(C) the sale was made in good faith based upon the reasonable belief that the purchaser was actually of legal age to make the purchase.
(2) That the permittee or his agent had taken all reasonable precautions in instructing his employees, in hiring his employees, and in supervising them as to sale of alcoholic beverages to minors.
Our supreme court has held that a violation of the Act may give rise to a civil action. See, e.g., Picadilly, Inc. v. Colvin, 519 N.E.2d 1217 (Ind.1988); Gariup Constr. Co., Inc. v. Foster, 519 N.E.2d 1224 (Ind.1988); Bartholomew County Beverage Co., Inc. v. Barco Beverage Corp., Inc., 524 N.E.2d 353 (Ind.Ct.App.1988). Consequently, we must first determine if the Club's complaint states a claim for fraud upon which relief could be granted. The elements of actual fraud are: (1) material misrepresentation of past or existing facts by the party to be charged; (2) which was false; (3) which was made with knowledge or reckless ignorance of the falseness; (4) was relied upon by the complaining party; and (5) proximately caused the complaining party injury. Rice v. Strunk, 670 N.E.2d 1280, 1289 (Ind.1996). “Detrimental reliance is often the dispositive element under Indiana law because the plaintiff cannot recover for fraud unless he reasonably relied on the defendant's misrepresentations.” Short v. Haywood Printing Co., Inc., 667 N.E.2d 209, 213 (Ind.Ct.App.1996), reh'g denied, trans. denied. The Minors do not appear to dispute that the Club's complaint alleged a material misrepresentation. Rather, the parties and the small claims court focused upon the Club's reliance upon the alleged misrepresentations and the Club's damages resulting from the alleged misrepresentations.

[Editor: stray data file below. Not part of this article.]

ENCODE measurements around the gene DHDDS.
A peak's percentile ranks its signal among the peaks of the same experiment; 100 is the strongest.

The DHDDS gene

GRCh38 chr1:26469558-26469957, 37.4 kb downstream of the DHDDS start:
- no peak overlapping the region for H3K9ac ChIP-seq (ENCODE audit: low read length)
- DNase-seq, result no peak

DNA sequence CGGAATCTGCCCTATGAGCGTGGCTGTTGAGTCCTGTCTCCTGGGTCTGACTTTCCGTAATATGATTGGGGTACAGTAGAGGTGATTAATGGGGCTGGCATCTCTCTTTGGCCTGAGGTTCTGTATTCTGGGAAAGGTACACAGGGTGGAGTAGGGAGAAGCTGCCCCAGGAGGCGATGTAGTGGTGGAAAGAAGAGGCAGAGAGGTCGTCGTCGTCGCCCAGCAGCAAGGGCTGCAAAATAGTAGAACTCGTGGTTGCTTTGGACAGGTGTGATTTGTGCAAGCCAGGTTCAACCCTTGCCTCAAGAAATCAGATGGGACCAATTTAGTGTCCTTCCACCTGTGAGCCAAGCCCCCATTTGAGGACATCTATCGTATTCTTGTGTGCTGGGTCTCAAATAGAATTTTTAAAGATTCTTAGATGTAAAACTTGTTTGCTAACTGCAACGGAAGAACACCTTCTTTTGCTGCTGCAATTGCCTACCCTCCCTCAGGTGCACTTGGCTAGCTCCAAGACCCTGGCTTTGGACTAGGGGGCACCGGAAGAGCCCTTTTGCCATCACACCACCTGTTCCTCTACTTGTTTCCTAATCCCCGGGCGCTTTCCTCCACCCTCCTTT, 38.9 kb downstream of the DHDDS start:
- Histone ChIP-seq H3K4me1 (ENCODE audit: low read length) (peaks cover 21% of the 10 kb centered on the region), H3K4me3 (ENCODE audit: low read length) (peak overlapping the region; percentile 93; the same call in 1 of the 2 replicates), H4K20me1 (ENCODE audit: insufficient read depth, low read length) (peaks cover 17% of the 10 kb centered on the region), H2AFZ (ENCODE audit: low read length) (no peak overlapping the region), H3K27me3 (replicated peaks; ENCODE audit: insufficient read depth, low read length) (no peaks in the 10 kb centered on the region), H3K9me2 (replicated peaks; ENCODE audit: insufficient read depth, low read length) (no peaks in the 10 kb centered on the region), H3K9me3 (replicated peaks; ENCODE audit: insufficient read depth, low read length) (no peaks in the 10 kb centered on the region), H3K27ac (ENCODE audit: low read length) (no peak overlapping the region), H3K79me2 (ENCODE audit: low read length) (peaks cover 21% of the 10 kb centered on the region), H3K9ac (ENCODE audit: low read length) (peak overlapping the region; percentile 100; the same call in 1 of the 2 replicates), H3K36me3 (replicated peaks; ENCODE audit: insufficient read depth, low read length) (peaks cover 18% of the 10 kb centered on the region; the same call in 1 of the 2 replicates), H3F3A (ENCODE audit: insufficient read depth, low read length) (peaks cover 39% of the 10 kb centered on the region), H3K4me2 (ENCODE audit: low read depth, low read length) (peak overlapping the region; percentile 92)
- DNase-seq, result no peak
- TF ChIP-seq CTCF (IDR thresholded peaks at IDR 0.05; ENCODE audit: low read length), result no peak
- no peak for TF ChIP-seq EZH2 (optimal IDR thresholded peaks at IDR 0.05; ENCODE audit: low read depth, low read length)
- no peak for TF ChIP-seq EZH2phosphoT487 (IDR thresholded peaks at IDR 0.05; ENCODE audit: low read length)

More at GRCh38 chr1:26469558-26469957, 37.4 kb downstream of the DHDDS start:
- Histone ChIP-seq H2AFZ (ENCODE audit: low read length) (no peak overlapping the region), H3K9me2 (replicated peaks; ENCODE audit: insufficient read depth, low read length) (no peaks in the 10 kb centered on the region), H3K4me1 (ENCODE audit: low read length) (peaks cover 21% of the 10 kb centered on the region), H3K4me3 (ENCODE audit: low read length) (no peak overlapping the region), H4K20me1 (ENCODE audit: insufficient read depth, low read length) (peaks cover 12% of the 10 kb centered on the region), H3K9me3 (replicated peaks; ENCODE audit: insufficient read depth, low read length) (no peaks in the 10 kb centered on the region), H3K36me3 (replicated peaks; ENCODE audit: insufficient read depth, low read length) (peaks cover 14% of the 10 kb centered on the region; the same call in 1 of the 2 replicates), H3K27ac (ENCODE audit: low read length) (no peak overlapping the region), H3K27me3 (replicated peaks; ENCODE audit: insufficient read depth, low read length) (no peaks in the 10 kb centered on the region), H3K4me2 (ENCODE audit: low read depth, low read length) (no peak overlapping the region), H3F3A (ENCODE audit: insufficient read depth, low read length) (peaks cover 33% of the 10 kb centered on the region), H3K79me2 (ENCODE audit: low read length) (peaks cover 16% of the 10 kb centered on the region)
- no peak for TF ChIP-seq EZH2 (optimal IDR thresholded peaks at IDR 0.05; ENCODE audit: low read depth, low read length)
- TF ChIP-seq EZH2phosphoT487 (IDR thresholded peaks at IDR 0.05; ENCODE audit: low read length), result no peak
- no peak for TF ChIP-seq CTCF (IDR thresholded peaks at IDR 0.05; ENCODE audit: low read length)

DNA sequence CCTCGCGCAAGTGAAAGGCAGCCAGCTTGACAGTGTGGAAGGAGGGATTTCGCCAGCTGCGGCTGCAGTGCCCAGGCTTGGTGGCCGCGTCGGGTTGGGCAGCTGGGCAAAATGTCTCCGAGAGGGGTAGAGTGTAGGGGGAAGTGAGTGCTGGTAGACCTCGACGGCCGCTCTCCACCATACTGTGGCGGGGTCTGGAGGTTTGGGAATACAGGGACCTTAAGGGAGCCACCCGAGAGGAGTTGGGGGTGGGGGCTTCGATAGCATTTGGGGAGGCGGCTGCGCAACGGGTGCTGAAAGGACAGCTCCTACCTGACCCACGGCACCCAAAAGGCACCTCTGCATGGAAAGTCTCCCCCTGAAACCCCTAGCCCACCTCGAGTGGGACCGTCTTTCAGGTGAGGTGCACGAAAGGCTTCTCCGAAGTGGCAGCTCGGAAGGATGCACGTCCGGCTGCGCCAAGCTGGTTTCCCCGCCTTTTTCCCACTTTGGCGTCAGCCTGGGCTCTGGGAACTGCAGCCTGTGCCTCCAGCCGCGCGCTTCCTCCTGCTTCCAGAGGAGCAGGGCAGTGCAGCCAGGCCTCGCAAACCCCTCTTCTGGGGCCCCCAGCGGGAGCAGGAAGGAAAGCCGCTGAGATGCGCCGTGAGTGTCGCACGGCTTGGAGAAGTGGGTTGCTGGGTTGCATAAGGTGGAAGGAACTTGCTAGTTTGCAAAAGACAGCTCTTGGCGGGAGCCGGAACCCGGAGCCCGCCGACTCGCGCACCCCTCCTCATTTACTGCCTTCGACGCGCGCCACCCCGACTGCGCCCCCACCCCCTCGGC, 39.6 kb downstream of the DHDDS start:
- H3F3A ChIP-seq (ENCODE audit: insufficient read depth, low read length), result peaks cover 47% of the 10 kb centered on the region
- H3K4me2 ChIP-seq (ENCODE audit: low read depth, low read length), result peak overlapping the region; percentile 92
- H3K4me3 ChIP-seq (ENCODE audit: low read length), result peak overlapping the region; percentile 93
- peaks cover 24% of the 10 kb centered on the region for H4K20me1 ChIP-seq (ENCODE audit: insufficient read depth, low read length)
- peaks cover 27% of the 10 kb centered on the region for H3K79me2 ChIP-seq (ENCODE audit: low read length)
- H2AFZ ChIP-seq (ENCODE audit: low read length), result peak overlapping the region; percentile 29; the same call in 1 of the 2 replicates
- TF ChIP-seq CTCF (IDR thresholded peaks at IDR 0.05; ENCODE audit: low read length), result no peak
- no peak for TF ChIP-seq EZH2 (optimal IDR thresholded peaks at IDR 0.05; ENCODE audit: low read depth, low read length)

To succeed in its claim against the Minors, the Club must be able to demonstrate that it reasonably relied upon the Minors' misrepresentations regarding their ages to the Club's detriment. The Minors argue that if the IATC fines the Club, the IATC must find under Ind.Code § 7.1-5-7-5.1(a) that the Club did not make the sale “in good faith based upon the reasonable belief that the purchaser was actually of legal age to make the purchase.” This conclusion, according to the Minors, would be inconsistent with the Club establishing that it reasonably relied upon the Minors' misrepresentations. On the other hand, if the IATC finds that the Club made the sale “in good faith based upon the reasonable belief that the purchaser was actually of legal age to make the purchase” and does not fine the Club, the Minors argue that an award of damages in the fraud action “would represent an unjust enrichment” because the Club would have sustained no damages. Appellees' Brief at 6.
We first address the reasonable reliance issue. The Minors essentially argue that if the IATC issues a decision against the Club, the Club would be collaterally estopped from arguing that it reasonably relied upon the Minors' misrepresentations. Collateral estoppel bars the subsequent litigation of a fact or issue that was necessarily adjudicated in a former lawsuit if the same fact or issue is presented in the subsequent lawsuit. Pritchett v. Heil, 756 N.E.2d 561, 565 (Ind.Ct.App.2001), reh'g denied. Collateral estoppel has been divided into two categories, offensive collateral estoppel and defensive collateral estoppel. Id. Defensive collateral estoppel may be asserted in a situation where a “defendant seeks to prevent a plaintiff from asserting a claim which the plaintiff had previously litigated and lost.” Id.